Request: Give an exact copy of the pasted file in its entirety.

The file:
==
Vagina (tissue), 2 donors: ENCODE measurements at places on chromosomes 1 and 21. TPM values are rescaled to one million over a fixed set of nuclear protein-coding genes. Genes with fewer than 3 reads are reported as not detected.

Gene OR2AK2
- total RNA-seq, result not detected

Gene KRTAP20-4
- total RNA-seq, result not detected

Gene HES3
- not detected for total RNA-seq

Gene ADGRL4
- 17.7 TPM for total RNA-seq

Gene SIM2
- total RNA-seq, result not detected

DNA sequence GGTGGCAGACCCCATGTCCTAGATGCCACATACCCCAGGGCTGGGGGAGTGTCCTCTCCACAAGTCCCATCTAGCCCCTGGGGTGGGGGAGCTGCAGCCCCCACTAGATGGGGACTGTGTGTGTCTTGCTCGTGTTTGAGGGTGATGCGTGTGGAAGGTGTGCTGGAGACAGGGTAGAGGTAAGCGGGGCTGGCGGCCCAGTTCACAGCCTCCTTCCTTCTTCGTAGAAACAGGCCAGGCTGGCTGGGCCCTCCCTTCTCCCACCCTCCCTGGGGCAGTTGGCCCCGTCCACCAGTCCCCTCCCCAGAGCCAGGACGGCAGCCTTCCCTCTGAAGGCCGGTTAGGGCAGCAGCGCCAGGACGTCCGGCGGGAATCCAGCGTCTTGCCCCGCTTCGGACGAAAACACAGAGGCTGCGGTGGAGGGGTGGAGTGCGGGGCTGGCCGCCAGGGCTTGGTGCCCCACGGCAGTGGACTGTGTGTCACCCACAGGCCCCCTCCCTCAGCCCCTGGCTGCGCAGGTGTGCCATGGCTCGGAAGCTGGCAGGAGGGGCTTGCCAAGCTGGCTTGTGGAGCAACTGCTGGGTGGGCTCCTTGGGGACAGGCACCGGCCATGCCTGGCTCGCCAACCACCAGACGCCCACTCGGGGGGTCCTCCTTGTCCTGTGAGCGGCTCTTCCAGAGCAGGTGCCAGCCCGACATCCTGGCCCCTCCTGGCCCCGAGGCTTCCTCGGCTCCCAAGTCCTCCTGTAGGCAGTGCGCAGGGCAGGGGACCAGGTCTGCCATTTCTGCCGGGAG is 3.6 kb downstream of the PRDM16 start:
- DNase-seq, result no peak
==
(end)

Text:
Vagina (tissue), 2 donors: ENCODE measurements at places on chromosomes 1 and 21. TPM values are rescaled to one million over a fixed set of nuclear protein-coding genes. Genes with fewer than 3 reads are reported as not detected.

Gene OR2AK2
- total RNA-seq, result not detected

Gene KRTAP20-4
- total RNA-seq, result not detected

Gene HES3
- not detected for total RNA-seq

Gene ADGRL4
- 17.7 TPM for total RNA-seq

Gene SIM2
- total RNA-seq, result not detected

DNA sequence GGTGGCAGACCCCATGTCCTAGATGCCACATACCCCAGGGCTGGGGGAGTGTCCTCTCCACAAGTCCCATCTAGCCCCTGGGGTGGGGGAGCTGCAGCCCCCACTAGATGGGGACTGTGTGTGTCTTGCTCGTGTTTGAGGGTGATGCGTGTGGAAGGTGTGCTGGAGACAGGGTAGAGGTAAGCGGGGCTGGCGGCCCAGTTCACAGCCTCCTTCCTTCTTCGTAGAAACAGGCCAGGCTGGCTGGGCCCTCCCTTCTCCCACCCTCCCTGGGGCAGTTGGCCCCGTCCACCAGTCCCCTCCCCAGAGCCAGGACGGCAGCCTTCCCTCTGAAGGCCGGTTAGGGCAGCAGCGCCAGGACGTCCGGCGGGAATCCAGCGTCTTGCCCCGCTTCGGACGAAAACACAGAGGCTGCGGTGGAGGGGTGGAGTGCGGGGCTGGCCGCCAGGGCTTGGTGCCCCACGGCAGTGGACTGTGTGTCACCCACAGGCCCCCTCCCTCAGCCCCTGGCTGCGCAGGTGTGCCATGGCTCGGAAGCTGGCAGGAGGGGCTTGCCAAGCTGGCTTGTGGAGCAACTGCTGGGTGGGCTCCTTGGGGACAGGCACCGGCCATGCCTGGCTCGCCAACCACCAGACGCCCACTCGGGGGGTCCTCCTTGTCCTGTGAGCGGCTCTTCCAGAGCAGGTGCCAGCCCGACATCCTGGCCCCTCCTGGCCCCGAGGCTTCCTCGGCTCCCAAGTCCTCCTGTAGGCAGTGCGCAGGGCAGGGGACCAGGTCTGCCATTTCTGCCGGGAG is 3.6 kb downstream of the PRDM16 start:
- DNase-seq, result no peak